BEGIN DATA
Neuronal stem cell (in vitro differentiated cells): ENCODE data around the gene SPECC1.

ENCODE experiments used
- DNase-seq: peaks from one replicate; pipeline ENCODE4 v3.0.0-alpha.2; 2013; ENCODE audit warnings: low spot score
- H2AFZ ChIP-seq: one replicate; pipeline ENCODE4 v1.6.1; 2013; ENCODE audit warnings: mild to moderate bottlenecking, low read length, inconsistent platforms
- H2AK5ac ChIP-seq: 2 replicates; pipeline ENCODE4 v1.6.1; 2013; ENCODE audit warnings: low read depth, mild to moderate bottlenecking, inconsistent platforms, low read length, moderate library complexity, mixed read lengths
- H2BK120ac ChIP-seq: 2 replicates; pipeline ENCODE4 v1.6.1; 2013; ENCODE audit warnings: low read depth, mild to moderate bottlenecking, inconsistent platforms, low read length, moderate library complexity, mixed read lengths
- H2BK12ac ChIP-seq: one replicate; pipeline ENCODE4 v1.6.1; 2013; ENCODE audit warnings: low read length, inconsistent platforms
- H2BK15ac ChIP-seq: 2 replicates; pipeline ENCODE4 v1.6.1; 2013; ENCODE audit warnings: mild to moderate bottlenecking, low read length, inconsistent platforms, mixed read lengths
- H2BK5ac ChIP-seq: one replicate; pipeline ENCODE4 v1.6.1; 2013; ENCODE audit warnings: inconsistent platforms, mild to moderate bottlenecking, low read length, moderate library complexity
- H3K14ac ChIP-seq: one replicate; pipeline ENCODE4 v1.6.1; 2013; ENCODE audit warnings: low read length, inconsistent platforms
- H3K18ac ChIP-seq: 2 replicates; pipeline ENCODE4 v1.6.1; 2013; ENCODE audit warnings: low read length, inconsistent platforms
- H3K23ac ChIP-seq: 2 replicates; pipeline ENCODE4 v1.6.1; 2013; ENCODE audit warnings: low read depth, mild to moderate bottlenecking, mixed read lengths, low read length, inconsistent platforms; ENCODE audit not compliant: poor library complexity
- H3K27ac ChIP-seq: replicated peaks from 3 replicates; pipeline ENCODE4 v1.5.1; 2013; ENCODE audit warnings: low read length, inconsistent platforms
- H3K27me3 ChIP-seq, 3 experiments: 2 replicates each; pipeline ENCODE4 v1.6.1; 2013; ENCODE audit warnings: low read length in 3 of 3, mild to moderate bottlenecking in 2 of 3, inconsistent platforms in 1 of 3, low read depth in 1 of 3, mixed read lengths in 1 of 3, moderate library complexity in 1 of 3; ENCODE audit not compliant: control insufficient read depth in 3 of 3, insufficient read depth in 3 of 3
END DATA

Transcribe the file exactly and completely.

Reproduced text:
Neuronal stem cell (in vitro differentiated cells): ENCODE data around the gene SPECC1.

ENCODE experiments used
- DNase-seq: peaks from one replicate; pipeline ENCODE4 v3.0.0-alpha.2; 2013; ENCODE audit warnings: low spot score
- H2AFZ ChIP-seq: one replicate; pipeline ENCODE4 v1.6.1; 2013; ENCODE audit warnings: mild to moderate bottlenecking, low read length, inconsistent platforms
- H2AK5ac ChIP-seq: 2 replicates; pipeline ENCODE4 v1.6.1; 2013; ENCODE audit warnings: low read depth, mild to moderate bottlenecking, inconsistent platforms, low read length, moderate library complexity, mixed read lengths
- H2BK120ac ChIP-seq: 2 replicates; pipeline ENCODE4 v1.6.1; 2013; ENCODE audit warnings: low read depth, mild to moderate bottlenecking, inconsistent platforms, low read length, moderate library complexity, mixed read lengths
- H2BK12ac ChIP-seq: one replicate; pipeline ENCODE4 v1.6.1; 2013; ENCODE audit warnings: low read length, inconsistent platforms
- H2BK15ac ChIP-seq: 2 replicates; pipeline ENCODE4 v1.6.1; 2013; ENCODE audit warnings: mild to moderate bottlenecking, low read length, inconsistent platforms, mixed read lengths
- H2BK5ac ChIP-seq: one replicate; pipeline ENCODE4 v1.6.1; 2013; ENCODE audit warnings: inconsistent platforms, mild to moderate bottlenecking, low read length, moderate library complexity
- H3K14ac ChIP-seq: one replicate; pipeline ENCODE4 v1.6.1; 2013; ENCODE audit warnings: low read length, inconsistent platforms
- H3K18ac ChIP-seq: 2 replicates; pipeline ENCODE4 v1.6.1; 2013; ENCODE audit warnings: low read length, inconsistent platforms
- H3K23ac ChIP-seq: 2 replicates; pipeline ENCODE4 v1.6.1; 2013; ENCODE audit warnings: low read depth, mild to moderate bottlenecking, mixed read lengths, low read length, inconsistent platforms; ENCODE audit not compliant: poor library complexity
- H3K27ac ChIP-seq: replicated peaks from 3 replicates; pipeline ENCODE4 v1.5.1; 2013; ENCODE audit warnings: low read length, inconsistent platforms
- H3K27me3 ChIP-seq, 3 experiments: 2 replicates each; pipeline ENCODE4 v1.6.1; 2013; ENCODE audit warnings: low read length in 3 of 3, mild to moderate bottlenecking in 2 of 3, inconsistent platforms in 1 of 3, low read depth in 1 of 3, mixed read lengths in 1 of 3, moderate library complexity in 1 of 3; ENCODE audit not compliant: control insufficient read depth in 3 of 3, insufficient read depth in 3 of 3